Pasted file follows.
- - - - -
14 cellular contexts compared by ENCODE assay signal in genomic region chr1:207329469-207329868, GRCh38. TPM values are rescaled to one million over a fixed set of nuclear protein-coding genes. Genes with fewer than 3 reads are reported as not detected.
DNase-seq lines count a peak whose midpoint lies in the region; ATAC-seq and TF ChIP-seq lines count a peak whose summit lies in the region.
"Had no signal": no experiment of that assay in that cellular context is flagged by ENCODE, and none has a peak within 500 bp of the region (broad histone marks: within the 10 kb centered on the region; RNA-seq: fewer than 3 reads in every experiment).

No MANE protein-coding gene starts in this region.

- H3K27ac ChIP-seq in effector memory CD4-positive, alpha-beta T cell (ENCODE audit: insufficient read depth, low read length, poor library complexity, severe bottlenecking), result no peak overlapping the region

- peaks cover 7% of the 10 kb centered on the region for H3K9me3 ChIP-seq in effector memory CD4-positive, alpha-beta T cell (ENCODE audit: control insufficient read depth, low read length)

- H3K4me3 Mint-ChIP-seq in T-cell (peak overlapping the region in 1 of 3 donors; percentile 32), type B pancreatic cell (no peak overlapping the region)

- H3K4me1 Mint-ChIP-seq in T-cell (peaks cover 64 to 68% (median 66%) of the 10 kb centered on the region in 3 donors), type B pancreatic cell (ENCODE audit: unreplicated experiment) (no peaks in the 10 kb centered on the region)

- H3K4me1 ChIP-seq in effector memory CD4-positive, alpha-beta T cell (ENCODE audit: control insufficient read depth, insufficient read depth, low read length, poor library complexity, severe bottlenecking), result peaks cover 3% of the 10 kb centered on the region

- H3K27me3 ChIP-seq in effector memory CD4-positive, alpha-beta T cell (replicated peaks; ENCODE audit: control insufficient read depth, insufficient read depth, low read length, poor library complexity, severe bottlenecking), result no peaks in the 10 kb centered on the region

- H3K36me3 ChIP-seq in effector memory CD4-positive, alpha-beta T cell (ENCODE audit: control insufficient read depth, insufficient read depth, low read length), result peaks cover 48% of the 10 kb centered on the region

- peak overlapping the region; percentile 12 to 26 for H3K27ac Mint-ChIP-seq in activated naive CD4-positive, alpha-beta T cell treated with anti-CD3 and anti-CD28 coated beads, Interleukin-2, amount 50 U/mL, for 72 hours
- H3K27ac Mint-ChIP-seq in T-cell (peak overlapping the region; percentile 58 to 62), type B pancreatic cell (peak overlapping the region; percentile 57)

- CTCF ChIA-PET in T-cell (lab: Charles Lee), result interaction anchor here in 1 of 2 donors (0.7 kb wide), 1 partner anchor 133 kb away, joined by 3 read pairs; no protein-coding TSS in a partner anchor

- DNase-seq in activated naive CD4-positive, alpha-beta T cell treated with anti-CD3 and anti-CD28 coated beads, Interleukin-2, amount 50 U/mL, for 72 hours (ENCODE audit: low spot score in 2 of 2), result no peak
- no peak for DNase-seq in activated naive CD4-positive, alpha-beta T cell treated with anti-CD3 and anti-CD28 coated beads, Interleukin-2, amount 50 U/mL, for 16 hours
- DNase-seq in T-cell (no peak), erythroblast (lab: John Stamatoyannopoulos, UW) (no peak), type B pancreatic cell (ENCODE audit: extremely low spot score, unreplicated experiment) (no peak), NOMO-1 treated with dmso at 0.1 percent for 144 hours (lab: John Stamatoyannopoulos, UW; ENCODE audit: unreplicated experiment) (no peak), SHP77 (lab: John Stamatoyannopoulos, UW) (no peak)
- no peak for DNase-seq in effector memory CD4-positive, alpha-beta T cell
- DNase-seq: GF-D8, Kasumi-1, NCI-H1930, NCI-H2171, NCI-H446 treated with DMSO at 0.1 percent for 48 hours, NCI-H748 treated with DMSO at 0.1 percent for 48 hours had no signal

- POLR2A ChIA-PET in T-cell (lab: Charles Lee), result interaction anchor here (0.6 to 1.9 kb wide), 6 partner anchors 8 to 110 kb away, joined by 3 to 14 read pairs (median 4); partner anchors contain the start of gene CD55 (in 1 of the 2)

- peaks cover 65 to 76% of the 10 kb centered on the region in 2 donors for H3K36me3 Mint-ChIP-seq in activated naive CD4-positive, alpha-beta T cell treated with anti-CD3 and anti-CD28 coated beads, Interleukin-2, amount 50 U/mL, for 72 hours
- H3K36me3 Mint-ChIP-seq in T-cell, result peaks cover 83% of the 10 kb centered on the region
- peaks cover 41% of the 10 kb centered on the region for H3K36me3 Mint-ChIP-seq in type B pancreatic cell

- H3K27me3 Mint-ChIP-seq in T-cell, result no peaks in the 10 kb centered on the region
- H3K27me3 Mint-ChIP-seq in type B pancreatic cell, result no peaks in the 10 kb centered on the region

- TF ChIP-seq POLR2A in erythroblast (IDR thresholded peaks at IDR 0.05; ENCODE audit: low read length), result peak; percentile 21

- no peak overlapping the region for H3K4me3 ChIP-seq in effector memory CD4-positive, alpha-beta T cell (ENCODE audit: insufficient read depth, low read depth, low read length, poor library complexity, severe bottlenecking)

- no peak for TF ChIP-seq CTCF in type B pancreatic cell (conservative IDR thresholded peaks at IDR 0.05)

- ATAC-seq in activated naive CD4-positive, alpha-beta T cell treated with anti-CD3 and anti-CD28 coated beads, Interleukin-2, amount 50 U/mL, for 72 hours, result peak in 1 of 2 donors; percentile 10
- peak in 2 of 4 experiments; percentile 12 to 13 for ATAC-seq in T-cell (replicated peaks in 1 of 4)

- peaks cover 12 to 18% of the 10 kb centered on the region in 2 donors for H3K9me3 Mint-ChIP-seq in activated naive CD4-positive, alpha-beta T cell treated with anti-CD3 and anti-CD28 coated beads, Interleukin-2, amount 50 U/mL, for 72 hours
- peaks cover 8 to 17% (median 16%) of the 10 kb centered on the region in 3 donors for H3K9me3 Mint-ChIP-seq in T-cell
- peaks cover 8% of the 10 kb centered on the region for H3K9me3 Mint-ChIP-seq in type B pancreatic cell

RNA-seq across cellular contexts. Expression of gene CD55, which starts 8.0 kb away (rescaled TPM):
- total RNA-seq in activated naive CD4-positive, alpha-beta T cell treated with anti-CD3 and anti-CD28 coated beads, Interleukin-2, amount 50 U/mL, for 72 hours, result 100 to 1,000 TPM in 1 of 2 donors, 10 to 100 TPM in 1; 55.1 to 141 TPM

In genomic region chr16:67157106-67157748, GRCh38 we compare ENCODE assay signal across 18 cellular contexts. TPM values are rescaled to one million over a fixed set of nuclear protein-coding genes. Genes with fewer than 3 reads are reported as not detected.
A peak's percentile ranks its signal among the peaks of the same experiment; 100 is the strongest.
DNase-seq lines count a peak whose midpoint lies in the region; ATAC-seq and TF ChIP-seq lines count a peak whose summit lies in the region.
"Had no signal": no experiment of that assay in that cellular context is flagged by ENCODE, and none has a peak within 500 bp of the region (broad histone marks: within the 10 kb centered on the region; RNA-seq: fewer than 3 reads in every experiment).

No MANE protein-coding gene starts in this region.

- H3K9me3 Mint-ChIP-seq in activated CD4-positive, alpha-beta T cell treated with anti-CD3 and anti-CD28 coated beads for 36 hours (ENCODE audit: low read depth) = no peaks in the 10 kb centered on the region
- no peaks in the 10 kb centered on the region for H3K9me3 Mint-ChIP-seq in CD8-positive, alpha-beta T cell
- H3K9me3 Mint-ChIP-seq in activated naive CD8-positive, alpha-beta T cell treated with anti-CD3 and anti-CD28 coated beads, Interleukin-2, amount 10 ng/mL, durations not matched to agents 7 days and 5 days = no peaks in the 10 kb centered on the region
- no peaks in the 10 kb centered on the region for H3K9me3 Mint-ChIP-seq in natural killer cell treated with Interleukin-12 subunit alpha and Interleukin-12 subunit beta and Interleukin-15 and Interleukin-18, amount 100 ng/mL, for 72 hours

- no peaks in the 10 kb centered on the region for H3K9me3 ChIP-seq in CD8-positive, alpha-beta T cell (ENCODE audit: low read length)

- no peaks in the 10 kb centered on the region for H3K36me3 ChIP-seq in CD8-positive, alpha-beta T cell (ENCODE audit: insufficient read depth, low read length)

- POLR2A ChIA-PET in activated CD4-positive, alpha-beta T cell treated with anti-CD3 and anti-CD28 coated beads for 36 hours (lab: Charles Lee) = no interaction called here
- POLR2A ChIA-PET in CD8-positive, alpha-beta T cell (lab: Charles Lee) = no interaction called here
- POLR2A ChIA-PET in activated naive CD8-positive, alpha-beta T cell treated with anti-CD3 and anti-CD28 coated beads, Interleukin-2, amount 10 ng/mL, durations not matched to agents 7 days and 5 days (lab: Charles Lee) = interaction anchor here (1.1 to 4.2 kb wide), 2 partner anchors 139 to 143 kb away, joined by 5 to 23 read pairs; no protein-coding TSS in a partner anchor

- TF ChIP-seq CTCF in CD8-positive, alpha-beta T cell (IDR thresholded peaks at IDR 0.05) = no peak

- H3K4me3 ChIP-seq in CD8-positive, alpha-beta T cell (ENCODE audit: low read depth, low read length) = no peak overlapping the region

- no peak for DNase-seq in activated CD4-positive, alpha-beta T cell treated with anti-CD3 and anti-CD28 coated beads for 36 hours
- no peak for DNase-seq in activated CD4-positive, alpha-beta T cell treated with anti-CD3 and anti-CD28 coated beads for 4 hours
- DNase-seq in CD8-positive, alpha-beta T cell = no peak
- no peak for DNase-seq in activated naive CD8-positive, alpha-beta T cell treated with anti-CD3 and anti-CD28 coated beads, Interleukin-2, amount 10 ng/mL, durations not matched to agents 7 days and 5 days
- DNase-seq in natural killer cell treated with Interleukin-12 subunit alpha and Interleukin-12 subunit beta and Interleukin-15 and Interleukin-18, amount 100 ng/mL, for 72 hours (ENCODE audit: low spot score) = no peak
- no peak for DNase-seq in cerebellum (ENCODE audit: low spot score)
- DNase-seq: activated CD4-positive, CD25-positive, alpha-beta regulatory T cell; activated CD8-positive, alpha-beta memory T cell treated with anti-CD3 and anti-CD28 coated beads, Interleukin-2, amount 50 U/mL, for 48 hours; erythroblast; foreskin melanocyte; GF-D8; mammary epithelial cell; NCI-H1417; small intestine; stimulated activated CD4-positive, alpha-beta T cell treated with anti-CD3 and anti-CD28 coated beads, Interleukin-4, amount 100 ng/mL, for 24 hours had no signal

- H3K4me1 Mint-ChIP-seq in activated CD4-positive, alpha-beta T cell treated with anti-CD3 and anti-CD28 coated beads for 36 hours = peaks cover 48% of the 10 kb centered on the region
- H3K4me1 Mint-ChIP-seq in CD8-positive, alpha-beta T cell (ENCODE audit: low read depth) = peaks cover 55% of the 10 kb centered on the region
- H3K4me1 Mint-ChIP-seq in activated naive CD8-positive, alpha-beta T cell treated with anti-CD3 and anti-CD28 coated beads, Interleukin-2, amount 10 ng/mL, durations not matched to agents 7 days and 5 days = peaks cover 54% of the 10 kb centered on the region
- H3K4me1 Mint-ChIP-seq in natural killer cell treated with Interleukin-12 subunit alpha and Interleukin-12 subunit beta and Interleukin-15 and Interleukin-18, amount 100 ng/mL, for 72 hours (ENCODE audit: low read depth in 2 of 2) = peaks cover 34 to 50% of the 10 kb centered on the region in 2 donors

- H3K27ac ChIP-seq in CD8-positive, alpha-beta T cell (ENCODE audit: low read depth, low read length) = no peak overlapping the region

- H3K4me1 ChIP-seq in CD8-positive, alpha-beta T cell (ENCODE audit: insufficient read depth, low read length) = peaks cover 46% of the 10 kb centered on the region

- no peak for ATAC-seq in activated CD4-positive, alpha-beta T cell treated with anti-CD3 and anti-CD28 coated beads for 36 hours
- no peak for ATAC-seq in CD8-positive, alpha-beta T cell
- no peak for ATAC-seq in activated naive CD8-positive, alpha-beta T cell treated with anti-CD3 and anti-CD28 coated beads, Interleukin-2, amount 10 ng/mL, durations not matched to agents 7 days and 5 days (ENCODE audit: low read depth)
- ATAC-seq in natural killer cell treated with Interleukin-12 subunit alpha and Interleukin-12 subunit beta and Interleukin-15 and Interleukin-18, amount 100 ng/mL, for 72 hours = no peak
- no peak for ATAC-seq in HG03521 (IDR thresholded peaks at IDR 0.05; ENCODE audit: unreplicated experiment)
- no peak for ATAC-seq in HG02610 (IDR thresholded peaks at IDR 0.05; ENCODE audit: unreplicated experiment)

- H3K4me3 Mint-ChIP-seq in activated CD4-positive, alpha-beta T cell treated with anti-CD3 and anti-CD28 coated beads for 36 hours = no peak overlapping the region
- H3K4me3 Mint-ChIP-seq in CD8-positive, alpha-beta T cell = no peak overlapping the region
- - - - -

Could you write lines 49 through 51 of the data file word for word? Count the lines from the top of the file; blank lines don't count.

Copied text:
- POLR2A ChIA-PET in activated naive CD8-positive, alpha-beta T cell treated with anti-CD3 and anti-CD28 coated beads, Interleukin-2, amount 10 ng/mL, durations not matched to agents 7 days and 5 days (lab: Charles Lee) = interaction anchor here (1.1 to 4.2 kb wide), 2 partner anchors 139 to 143 kb away, joined by 5 to 23 read pairs; no protein-coding TSS in a partner anchor

- TF ChIP-seq CTCF in CD8-positive, alpha-beta T cell (IDR thresholded peaks at IDR 0.05) = no peak

- H3K4me3 ChIP-seq in CD8-positive, alpha-beta T cell (ENCODE audit: low read depth, low read length) = no peak overlapping the region